- Catastrophising – I forgot to send that email, he will tell my boss, I won’t get that promotion and won’t be able to pay the mortgage
- Personalising – if he hadn’t introduced me like that I would have been able to present fantastically
- Filtering out the positive – that promotion doesn’t count because I just happened to be there at the time
Any of the above sound familiar? We all have our favourite ‘go-to’ thinking traps but we need to challenge those thinking habits that don’t serve us well. And our negativity bias is a biggy. When things get tough and we feel under threat it can really kick in. This can lead to our spending much of our energy regretting the past and being anxious about the future and not dealing confidently with today.
Would you talk to anyone else like that?
For a start, consider the conversation you are having with yourself. Often, it’s a negative, critical voice, undermining us with unfavourable comparisons and forecasting failure.
That means that at times of stress our mind can be on our case instead of being on our side. If someone else said those things to you it would be bad enough so why would you say them to yourself?!
It’s easy to become oblivious to the negative messages you’re giving yourself, but you need to be intentional about creating that safe place inside your head. Click To Tweet
Here’s how to build your positivity currency
We have to regularly work on being positive. Like all things that make a difference to our every day it takes practice. To build your positivity currency ensure you can tick a few of these boxes every day.
- Think about what’s going right for you right now, what’s the best thing that happened today.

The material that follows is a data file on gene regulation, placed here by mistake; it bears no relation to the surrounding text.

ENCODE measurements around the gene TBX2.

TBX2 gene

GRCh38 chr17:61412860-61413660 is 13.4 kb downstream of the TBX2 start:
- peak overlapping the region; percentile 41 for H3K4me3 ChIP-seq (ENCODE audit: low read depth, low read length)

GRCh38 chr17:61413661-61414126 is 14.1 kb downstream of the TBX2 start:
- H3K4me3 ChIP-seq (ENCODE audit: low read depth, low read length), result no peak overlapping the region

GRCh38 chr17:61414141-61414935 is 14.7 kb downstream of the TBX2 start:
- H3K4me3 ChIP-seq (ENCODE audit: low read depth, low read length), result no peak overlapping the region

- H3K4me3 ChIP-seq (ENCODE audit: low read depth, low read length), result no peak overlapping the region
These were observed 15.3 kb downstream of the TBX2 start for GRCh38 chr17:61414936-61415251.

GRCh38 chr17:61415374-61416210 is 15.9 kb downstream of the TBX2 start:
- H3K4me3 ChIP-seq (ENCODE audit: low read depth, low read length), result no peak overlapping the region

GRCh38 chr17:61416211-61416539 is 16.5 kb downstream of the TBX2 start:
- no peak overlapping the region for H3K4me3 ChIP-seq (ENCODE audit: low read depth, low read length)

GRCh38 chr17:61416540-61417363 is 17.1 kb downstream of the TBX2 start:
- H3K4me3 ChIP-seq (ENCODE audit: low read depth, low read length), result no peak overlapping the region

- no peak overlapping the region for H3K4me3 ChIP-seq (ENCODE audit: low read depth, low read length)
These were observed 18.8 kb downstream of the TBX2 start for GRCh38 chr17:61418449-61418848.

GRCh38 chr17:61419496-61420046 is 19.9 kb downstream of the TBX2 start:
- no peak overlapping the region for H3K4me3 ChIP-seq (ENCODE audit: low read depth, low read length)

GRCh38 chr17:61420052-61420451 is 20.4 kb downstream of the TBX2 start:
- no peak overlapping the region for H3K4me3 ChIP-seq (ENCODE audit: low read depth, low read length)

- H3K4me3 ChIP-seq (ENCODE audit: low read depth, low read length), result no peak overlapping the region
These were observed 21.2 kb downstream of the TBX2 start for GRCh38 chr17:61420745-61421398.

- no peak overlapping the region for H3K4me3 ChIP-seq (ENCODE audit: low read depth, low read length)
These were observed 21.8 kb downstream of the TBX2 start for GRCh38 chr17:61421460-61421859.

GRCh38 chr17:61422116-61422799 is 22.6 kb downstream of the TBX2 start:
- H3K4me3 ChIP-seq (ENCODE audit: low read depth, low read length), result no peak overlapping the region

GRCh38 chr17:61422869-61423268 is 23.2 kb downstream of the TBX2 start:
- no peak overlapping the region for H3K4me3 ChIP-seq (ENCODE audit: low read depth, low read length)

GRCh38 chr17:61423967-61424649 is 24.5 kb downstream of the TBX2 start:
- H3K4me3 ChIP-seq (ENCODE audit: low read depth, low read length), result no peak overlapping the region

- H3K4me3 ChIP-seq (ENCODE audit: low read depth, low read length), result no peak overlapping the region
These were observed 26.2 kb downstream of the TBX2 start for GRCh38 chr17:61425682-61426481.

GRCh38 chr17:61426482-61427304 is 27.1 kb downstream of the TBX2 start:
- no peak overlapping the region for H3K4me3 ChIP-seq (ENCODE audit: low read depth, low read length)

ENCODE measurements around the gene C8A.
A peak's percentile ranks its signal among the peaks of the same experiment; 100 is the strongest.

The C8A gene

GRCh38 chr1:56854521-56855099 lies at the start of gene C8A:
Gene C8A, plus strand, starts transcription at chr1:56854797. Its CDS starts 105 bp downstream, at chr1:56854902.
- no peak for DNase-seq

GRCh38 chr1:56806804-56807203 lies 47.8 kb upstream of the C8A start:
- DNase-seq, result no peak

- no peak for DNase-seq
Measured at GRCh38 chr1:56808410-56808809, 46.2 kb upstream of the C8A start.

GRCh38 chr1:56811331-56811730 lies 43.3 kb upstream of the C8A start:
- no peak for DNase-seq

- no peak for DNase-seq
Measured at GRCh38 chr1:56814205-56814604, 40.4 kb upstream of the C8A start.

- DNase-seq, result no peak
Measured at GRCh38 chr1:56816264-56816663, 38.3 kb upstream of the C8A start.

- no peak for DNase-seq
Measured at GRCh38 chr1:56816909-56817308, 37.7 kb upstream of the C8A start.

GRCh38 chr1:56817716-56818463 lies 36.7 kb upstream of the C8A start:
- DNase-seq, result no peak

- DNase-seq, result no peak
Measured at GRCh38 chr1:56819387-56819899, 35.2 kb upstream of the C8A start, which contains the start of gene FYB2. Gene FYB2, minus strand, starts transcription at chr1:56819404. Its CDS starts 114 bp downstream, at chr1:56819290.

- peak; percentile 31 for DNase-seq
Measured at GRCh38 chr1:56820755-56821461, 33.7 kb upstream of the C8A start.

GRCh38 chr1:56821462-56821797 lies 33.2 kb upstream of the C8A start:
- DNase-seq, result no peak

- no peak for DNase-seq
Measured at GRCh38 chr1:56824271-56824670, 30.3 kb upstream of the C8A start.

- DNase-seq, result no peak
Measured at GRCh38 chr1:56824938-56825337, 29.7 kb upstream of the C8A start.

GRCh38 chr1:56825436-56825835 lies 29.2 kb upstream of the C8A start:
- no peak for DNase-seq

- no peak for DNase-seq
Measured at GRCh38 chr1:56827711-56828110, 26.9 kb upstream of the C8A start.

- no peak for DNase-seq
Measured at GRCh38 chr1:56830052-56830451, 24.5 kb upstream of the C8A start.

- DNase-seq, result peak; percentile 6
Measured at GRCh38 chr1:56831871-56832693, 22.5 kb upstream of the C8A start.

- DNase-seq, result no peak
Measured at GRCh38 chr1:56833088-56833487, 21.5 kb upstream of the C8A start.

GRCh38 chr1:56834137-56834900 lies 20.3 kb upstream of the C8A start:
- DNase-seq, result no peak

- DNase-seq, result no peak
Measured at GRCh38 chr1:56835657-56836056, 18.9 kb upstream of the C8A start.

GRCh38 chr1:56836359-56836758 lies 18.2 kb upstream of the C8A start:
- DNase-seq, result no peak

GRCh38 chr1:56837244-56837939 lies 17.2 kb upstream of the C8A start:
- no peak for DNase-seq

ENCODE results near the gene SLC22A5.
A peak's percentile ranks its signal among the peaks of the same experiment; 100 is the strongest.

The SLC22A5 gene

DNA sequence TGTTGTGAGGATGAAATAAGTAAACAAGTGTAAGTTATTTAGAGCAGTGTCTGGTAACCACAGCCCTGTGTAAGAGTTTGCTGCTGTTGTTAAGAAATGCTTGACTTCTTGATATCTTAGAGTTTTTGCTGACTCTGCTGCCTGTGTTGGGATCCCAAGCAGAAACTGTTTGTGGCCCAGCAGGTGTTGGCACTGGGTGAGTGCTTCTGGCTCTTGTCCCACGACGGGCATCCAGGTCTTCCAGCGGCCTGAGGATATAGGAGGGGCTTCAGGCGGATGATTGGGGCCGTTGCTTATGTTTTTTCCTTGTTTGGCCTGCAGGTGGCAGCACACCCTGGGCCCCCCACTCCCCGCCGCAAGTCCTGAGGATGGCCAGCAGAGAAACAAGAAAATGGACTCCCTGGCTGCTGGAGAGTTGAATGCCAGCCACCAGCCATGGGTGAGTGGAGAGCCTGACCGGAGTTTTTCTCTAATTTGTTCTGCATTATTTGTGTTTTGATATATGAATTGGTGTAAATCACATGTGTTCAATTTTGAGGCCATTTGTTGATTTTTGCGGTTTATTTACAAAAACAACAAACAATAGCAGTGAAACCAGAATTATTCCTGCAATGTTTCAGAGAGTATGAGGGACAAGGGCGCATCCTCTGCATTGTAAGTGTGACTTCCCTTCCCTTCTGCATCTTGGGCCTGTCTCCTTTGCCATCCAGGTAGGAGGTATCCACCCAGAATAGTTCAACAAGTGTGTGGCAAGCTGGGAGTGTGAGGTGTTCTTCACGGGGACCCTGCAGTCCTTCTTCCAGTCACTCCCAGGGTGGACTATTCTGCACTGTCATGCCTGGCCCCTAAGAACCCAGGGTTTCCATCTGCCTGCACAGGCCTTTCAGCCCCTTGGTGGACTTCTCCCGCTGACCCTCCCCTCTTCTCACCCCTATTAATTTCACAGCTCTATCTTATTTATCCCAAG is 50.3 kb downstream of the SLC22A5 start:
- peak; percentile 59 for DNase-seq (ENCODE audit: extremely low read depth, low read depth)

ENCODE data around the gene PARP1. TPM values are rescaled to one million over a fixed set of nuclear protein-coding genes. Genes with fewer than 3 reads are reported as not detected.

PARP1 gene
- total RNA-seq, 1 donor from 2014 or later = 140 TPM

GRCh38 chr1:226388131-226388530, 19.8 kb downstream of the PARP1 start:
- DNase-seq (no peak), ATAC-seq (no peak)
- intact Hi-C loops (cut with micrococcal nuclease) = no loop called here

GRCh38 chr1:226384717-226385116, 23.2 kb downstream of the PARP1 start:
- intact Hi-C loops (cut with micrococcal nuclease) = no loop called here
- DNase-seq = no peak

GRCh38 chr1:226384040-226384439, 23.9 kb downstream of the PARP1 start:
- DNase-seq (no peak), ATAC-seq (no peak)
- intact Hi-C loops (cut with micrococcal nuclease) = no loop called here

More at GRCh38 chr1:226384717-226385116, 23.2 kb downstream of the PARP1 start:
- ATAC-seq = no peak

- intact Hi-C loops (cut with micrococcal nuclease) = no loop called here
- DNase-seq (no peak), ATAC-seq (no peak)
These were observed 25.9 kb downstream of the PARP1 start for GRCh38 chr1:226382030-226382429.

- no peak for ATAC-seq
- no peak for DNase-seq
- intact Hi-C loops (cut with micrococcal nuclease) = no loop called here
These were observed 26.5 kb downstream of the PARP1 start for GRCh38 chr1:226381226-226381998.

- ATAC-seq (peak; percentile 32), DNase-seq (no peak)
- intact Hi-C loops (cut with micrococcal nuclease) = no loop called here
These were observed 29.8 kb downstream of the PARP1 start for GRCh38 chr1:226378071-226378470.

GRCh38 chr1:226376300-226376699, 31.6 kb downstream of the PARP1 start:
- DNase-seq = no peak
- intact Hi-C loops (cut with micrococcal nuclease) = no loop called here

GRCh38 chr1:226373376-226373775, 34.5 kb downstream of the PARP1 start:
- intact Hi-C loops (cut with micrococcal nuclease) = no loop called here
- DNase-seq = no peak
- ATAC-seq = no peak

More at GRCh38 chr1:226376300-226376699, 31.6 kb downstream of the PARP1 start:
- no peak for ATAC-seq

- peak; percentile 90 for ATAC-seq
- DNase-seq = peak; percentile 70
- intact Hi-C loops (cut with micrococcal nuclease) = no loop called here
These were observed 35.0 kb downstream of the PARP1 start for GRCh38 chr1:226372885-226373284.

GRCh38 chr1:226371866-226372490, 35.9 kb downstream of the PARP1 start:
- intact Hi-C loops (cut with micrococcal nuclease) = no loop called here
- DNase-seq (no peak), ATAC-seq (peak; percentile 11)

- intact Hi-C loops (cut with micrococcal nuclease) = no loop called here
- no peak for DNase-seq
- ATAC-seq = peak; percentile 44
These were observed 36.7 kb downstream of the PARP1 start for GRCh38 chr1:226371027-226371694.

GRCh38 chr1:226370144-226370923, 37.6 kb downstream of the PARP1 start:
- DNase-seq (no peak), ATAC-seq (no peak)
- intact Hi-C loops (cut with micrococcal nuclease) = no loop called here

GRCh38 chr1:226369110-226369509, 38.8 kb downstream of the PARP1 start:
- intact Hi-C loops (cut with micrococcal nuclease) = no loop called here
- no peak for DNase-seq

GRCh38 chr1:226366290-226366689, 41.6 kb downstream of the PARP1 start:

- Cultivate kindness, purposefully spend a morning a week actively being kind, to strangers, to your family, to yourself, to your team
- Create high-quality connections, when things get tough don’t cut yourself off, seek out your tribe
- Practise mindfulness, if meditation isn’t your thing just walk to work slower and more consciously, look out the window of the bus and observe the season, savour the moment
- Ritualise gratitude, several times a week actively list the things you are grateful for
- Understand and focus on your strengths, ensure you know what they are and are working on building them
- Learn to dispute your negative thinking. Literally. When you hear that critical voice, write down what it is saying and refute it out loud.
- Remember the 3:1 positivity ratio every day.
So, don’t let your day create your mood; get your mood to create your day. Taking a positive approach and working on your positivity opens up possibilities, it helps you flourish and helps foster a more positive workplace where you can be a role model for great leadership.
Don’t just THINK positively, BE positive. You will energise yourself and those around you while constantly filling your tank to be the leader you aspire to be. Click To Tweet
You might be interested in my podcast episode with Gladys Ngetich on persistence and positivity. Click here to listen.
As always thanks for reading this and sharing it. Feel free to read more on my blog page.